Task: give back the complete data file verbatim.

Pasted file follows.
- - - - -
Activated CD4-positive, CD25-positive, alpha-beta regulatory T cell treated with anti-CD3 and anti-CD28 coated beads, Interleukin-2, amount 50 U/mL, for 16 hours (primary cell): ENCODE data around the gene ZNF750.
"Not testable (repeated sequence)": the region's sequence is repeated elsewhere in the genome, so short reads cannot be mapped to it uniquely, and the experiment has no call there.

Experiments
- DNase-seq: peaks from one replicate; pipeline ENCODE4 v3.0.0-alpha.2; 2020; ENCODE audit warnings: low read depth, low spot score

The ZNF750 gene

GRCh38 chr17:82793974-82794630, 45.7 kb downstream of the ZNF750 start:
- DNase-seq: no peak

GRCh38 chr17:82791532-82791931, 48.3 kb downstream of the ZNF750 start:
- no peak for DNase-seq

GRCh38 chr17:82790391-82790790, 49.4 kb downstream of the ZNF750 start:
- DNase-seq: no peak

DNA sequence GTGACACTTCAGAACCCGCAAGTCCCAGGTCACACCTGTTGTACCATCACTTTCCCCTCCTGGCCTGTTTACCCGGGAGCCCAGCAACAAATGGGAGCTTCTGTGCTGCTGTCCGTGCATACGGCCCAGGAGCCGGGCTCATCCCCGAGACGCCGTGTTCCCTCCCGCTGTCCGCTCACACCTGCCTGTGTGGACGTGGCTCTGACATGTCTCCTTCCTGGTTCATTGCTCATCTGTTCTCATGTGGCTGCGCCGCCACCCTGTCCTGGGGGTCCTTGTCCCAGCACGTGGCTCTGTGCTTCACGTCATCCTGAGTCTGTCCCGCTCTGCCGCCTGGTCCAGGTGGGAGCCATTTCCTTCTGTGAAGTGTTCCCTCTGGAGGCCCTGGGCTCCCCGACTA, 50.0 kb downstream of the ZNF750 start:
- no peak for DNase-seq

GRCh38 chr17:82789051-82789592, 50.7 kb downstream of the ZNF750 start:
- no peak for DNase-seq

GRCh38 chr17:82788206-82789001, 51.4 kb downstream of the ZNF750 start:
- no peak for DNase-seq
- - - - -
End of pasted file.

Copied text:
Activated CD4-positive, CD25-positive, alpha-beta regulatory T cell treated with anti-CD3 and anti-CD28 coated beads, Interleukin-2, amount 50 U/mL, for 16 hours (primary cell): ENCODE data around the gene ZNF750.
"Not testable (repeated sequence)": the region's sequence is repeated elsewhere in the genome, so short reads cannot be mapped to it uniquely, and the experiment has no call there.

Experiments
- DNase-seq: peaks from one replicate; pipeline ENCODE4 v3.0.0-alpha.2; 2020; ENCODE audit warnings: low read depth, low spot score

The ZNF750 gene

GRCh38 chr17:82793974-82794630, 45.7 kb downstream of the ZNF750 start:
- DNase-seq: no peak

GRCh38 chr17:82791532-82791931, 48.3 kb downstream of the ZNF750 start:
- no peak for DNase-seq

GRCh38 chr17:82790391-82790790, 49.4 kb downstream of the ZNF750 start:
- DNase-seq: no peak

DNA sequence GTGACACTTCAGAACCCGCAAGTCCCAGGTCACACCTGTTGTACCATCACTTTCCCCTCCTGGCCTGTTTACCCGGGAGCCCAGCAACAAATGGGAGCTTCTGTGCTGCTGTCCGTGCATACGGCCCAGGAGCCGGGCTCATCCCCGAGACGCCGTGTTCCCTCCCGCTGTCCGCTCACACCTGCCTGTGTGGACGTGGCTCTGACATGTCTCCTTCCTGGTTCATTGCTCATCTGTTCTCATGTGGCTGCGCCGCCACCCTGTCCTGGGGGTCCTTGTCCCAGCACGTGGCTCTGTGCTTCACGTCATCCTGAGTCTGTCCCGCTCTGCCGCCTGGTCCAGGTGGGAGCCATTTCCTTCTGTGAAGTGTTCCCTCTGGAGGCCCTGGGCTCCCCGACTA, 50.0 kb downstream of the ZNF750 start:
- no peak for DNase-seq

GRCh38 chr17:82789051-82789592, 50.7 kb downstream of the ZNF750 start:
- no peak for DNase-seq

GRCh38 chr17:82788206-82789001, 51.4 kb downstream of the ZNF750 start:
- no peak for DNase-seq